Swelling and pain at Achilles insertion
Tenderness over spur
Decreased ankle dorsiflexion range
Decrease inflammation with steroid injection or modalities
Relieve weight-bearing stress
Decrease pressure over spur with soft shoe insert
Maintain ankle mobility
The degree to which the gait of an individual with arthritis should, or can, approximate normal is one of the most difficult questions in designing a therapeutic program. Some "abnormalities" such as antalgic limping may in fact reduce joint loading. Joint destruction may necessitate the introduction of assistive devices as simple as a standard cane or as cumbersome as platform crutches or rolling walkers with platform attachments. The gait of the individual with RA or OA should be safe, functional, and cosmetically acceptable to the patient rather than an unattainable idealized version of the norm. Use of a properly fitted, standard cane in the contralateral hand is associated with decreased joint loading and pain in individuals with both hip and knee OA.
Decreased walking speed in arthritis is common, and there is general agreement that increased speed is a meaningful measure of functional improvement. For example, a person's ability to walk fast enough to cross the street with the timing of the traffic light is important for functional and safe community locomotion. However, increased walking speed without attention to joint biomechanics may be undesirable. In a clinical trial of a nonsteroidal drug for persons with knee OA, all with a varus deformity, gait variables were included as outcome measures. The researchers found that self-reported pain diminished and walking speed increased in the active therapy group. At the same time, kinetic analysis of joint forces showed the increased speed was accompanied by increased adductor moment at the knee and greater loading of the medial compartment.148 This additional loading of the joint and increased stress on lateral supporting tissue may not be worth the gains of increased speed. Attention to biomechanical factors thus should be considered in comprehensive management, even when drug therapy decreases pain and improves gait speed.
Decreased proprioceptive input, impaired neuromuscular reflexes, altered joint biomechanics, pain, and muscle weakness contribute to static and dynamic balance problems in the individual with LE arthritis. Balance training may include progression from static postures moving from double- to single-limb support, stable to unstable surfaces, and adding perturbations where safe. Dynamic balance activities include maintaining postural alignment while shifting weight from one limb to the other in various directions and walking on different surfaces to challenge the vestibular and proprioceptive systems (see Chapter 10, Strategies to Improve Motor Function). Table 23.7 provides a summary of outcome measures for RA and OA organized by ICF Categories.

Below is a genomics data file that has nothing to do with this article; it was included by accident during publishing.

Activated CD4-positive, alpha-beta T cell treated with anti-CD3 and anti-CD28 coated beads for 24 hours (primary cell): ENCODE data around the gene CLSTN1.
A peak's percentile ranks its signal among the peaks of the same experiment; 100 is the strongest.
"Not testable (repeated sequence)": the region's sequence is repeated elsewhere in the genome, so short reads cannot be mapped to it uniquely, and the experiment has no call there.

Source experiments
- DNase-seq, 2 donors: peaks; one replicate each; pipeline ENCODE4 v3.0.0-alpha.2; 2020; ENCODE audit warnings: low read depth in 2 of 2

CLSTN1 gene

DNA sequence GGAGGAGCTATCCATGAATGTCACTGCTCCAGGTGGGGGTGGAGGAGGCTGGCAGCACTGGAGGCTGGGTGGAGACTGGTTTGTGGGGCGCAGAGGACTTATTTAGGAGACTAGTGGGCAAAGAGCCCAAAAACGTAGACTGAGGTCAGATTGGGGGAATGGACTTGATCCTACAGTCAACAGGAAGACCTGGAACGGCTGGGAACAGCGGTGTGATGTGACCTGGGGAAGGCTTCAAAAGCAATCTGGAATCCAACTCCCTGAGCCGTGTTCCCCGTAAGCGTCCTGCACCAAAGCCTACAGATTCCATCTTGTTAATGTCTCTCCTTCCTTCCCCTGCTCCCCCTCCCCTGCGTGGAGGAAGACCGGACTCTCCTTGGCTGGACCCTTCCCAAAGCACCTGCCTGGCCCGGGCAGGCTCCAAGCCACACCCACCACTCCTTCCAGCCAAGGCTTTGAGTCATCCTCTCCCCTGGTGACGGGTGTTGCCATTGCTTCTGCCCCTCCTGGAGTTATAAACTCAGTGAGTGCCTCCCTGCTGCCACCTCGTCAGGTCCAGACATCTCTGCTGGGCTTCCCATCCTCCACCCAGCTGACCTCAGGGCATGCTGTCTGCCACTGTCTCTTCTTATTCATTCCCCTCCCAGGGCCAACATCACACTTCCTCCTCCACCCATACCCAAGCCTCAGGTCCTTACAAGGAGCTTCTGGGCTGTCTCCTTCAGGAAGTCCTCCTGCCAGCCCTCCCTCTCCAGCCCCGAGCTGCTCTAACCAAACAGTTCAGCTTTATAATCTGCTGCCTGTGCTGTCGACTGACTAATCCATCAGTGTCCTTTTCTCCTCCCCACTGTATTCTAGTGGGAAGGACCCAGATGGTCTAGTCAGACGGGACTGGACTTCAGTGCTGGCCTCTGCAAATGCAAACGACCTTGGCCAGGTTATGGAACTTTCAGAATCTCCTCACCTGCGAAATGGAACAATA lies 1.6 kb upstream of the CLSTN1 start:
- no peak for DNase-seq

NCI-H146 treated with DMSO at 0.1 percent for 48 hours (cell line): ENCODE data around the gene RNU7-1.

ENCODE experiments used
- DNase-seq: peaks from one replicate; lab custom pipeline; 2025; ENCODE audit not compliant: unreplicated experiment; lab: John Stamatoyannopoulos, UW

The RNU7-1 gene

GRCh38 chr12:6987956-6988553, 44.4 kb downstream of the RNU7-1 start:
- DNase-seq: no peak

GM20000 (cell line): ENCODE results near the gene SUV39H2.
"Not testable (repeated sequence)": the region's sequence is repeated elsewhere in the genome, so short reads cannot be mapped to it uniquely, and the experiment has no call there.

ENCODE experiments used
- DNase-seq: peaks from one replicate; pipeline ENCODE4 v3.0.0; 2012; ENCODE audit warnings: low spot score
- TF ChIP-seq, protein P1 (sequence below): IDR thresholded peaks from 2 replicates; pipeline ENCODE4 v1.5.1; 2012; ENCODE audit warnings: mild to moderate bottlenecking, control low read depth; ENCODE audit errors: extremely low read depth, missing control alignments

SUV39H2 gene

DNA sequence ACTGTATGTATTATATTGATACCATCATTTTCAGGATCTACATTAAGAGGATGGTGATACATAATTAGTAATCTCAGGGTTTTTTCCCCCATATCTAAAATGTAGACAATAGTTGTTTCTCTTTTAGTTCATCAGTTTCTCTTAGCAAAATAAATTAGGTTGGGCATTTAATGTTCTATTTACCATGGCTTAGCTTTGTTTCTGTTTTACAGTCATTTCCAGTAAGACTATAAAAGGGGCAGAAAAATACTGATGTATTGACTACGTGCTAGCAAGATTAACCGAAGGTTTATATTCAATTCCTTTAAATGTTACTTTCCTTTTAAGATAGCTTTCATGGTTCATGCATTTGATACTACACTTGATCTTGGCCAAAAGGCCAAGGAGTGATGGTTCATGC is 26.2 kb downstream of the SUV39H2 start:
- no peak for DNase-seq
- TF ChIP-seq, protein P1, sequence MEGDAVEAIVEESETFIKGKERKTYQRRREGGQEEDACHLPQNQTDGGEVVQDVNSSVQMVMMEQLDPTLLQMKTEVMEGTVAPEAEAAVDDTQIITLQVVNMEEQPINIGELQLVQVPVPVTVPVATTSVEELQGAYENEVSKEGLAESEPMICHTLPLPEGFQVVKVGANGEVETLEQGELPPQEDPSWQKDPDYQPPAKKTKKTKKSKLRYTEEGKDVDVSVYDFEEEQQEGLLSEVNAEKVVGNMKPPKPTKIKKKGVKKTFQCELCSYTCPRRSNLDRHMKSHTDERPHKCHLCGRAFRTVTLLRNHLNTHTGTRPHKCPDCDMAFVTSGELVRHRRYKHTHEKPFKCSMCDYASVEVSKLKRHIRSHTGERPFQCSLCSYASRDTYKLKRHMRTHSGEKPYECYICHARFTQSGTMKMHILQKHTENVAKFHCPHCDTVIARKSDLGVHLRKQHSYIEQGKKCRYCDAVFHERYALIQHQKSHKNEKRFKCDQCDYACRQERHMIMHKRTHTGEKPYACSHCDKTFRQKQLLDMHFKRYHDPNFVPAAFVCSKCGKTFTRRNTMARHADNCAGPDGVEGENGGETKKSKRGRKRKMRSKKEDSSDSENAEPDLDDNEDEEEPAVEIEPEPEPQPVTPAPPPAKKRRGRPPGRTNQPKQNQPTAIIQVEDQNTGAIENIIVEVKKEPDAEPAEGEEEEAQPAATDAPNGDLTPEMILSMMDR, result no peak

Table 23.7Outcome Measures for RA and OA Organized by ICF Categories ||Download (.pdf) Table 23.7 Outcome Measures for RA and OA Organized by ICF Categories
| ||Body Structure and Function ||Activity and Participation ||Quality of Life and Personal Factors |
|RA || |
VAS or NPRS for pain
Active joint counta or Simplified Disease Activity Index (SDAI)
Strength (manual or myometry) including grip strength
Visual gait assessment
Multidimensional Assessment of Fatigue (MAF)
Balance (e.g., single leg stance)
HAQ-DI or Modified HAQ
Patient Specific Functional Scale (PSFS)
Arthritis Hand Function Test
Dynamic/functional balance (e.g., Berg Balance Scale, Timed Up and Go)
6-Minute Walk Test
|OA || || |
Hip disability and osteoarthritis outcome score (HOOS)
Knee injury and Osteoarthritis Outcome Score (KOOS)
Lower Extremity Functional Scale (LEFS)
Patient Specific Functional Scale (PSFS)
Disabilities of the Arm, Shoulder and Hand (DASH)
Arthritis Hand Function Test
Dynamic/functional balance (e.g., Berg Balance Scale, Timed Up and Go, sit-to-stand test)
6-Minute Walk Test
Joint protection is a key component of arthritis management, due to the impact of the disease on the joint and supportive structures. A randomized controlled trial for persons with hand OA compared the effects of a 3-month education-behavioral joint protection program to standard education (each consisting of a 20-minute session and provision of a piece of Dycem [nonslip matting] to use when opening jars). This single-blinded study demonstrated that patients in the joint protection and exercise group increased grip strength by 25% and both groups reported better hand function with the joint protection information.16,149 Patients should be encouraged to incorporate joint care into all ADL to minimize pain and conserve energy (see Appendix 23.C, Joint Protection, Rest, and Energy Conservation).